Barry Ends Bid to Override Veto
Byline: Gary Emerling, THE WASHINGTON TIMES
D.C. Council member Marion Barry yesterday withdrew his effort to override a mayoral veto of his bill prohibiting discrimination against residents with criminal records, saying new council members need to study the measure further.
Mr. Barry wants to amend the Human Rights Act of 1977 to "prohibit employment, housing and educational discrimination based upon conviction record."
The council passed the bill Dec. 19 on a 10-2 vote, but former Mayor Anthony A. Williams, a Democrat, vetoed the measure, saying it could result in increased litigation against employers and compromise public safety.
Mr. Barry, Ward 8 Democrat, called Mr. Williams' reasons for rejecting the bill "idiocy" and defended his proposal.
"How is public safety compromised or jeopardized by this bill?" said Mr. Barry, who noted that 60,000 people in the District have been convicted of crimes. "These persons are already in the community."
Mr. Barry, who served four terms as mayor of the District, was arrested during his third term in 1990 after being videotaped smoking crack. He also was sentenced in March to three years of probation on tax charges, and he pleaded not guilty to a recent charge of driving under the influence. That charge is pending.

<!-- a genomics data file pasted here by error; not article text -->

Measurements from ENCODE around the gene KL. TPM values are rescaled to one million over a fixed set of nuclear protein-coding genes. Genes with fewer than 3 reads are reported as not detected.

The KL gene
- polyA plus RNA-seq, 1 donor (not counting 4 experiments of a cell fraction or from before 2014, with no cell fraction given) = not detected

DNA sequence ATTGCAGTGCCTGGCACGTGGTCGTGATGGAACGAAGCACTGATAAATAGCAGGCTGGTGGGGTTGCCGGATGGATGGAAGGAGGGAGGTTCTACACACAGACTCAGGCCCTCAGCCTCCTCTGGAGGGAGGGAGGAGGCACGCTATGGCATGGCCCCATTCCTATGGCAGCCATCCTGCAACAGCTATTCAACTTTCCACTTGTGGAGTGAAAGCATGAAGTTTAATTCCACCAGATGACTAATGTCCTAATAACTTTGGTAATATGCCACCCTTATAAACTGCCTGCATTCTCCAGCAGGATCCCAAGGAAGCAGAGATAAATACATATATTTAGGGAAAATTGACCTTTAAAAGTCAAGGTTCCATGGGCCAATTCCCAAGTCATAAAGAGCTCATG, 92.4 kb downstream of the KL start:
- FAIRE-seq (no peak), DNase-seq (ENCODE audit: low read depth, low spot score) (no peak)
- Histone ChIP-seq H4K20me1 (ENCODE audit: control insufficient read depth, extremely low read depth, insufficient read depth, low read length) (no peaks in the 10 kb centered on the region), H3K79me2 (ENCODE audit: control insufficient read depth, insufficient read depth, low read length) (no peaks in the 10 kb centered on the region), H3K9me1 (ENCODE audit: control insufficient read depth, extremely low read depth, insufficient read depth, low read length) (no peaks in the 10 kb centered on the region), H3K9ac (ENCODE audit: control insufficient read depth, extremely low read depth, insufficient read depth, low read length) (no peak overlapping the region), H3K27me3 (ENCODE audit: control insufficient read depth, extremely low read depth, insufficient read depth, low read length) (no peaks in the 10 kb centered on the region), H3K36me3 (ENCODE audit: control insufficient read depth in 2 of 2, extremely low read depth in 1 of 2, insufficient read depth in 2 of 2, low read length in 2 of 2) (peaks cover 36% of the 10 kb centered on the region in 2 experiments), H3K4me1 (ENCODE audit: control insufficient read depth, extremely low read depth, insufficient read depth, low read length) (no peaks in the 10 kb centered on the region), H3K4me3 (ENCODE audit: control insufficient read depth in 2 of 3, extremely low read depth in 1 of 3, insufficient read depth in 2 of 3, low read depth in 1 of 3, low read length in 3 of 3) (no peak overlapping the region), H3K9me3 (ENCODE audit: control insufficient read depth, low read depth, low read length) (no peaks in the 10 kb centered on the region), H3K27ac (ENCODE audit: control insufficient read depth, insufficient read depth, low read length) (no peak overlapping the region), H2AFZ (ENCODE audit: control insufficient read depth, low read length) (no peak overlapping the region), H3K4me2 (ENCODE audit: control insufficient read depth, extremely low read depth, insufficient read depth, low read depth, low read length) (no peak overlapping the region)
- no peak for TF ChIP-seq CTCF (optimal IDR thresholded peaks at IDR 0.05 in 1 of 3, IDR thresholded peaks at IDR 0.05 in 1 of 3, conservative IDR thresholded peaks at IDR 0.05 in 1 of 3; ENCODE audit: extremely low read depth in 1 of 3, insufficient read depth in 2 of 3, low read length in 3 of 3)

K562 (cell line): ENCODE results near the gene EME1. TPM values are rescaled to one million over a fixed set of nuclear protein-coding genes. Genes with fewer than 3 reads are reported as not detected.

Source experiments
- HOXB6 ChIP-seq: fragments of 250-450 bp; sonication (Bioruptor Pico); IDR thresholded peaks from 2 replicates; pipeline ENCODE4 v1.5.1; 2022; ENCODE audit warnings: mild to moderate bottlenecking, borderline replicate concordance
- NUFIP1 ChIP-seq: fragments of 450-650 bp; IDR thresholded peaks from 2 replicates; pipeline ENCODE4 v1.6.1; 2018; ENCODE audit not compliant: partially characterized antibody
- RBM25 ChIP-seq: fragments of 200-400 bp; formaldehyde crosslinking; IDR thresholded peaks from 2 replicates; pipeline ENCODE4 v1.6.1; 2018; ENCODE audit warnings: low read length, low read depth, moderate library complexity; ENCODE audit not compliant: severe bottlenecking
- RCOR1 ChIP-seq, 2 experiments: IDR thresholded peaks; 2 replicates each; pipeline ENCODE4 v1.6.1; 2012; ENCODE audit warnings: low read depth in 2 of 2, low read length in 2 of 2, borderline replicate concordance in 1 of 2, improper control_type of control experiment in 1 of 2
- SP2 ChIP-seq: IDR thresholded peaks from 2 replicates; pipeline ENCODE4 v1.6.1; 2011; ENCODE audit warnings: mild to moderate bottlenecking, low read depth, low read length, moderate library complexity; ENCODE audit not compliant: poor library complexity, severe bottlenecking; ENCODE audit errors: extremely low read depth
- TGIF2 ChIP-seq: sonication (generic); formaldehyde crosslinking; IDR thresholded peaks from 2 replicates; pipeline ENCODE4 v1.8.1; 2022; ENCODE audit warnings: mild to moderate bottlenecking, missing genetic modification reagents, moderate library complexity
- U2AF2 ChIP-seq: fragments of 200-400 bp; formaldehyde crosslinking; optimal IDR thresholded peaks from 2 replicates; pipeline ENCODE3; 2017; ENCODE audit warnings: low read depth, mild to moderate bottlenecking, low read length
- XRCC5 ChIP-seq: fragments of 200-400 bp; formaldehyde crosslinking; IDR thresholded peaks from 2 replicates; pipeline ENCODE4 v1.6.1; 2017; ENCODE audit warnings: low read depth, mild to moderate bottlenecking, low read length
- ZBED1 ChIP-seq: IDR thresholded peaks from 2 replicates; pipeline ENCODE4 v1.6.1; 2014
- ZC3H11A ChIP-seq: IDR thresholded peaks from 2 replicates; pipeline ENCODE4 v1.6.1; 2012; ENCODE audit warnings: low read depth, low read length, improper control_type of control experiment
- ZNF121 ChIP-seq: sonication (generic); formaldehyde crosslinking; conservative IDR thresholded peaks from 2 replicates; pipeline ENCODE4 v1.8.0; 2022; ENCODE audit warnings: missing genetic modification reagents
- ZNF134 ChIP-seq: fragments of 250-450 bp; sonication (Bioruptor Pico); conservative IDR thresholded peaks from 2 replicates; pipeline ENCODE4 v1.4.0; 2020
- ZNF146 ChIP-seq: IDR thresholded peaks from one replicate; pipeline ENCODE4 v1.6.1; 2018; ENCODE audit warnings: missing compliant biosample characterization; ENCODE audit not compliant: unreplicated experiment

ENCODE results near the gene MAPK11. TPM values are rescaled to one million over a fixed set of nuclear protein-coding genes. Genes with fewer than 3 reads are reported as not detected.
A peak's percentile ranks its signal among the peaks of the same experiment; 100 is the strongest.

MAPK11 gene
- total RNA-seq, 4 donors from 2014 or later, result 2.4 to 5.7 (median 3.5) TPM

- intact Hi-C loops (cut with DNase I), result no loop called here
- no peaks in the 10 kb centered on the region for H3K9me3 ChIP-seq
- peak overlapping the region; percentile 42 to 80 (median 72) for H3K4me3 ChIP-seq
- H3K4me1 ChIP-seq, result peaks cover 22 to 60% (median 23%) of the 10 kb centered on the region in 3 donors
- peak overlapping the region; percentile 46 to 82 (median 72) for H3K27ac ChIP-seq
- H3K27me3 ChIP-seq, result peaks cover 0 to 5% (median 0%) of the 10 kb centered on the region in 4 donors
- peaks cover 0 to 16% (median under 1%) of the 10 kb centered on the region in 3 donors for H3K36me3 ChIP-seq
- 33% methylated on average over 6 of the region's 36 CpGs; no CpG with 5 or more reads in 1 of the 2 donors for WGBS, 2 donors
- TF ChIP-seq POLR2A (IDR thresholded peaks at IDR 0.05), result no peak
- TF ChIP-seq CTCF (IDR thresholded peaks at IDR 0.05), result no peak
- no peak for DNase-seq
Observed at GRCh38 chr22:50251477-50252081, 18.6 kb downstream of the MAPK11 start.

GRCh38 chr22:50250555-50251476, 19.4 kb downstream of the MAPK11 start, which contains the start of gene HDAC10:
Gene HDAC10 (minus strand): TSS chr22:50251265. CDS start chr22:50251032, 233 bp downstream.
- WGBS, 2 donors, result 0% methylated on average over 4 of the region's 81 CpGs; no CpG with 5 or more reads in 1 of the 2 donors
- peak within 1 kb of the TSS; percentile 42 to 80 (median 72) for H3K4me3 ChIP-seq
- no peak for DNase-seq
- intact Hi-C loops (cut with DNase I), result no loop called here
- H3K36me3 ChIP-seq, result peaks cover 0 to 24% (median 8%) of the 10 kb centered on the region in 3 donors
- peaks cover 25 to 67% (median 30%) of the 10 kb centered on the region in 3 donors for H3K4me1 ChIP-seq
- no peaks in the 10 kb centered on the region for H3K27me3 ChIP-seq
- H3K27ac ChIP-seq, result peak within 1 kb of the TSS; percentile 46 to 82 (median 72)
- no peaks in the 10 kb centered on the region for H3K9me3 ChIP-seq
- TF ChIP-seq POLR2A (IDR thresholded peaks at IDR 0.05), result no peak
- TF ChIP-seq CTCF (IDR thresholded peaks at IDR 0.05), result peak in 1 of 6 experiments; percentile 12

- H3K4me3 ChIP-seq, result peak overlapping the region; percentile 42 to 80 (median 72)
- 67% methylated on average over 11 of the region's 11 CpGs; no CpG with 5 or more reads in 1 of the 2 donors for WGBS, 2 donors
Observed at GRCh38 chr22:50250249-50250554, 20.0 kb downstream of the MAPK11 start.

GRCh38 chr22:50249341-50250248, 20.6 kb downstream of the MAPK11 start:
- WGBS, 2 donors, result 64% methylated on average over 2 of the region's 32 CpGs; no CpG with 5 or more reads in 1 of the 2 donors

Council member Phil Mendelson, at-large Democrat, was one of two council members who opposed Mr. Barry's bill last month. Mr. Barry needed the support of eight of the council members to override the veto. Mr. Mendelson said that the votes for Mr. Barry's measure have "vanished" since the veto, but that he might support a better-written bill.
"Discrimination should never be permitted," Mr. Mendelson said. "But it's reasonable that when a person is perceived as being a threat to a job, you would not hire them. …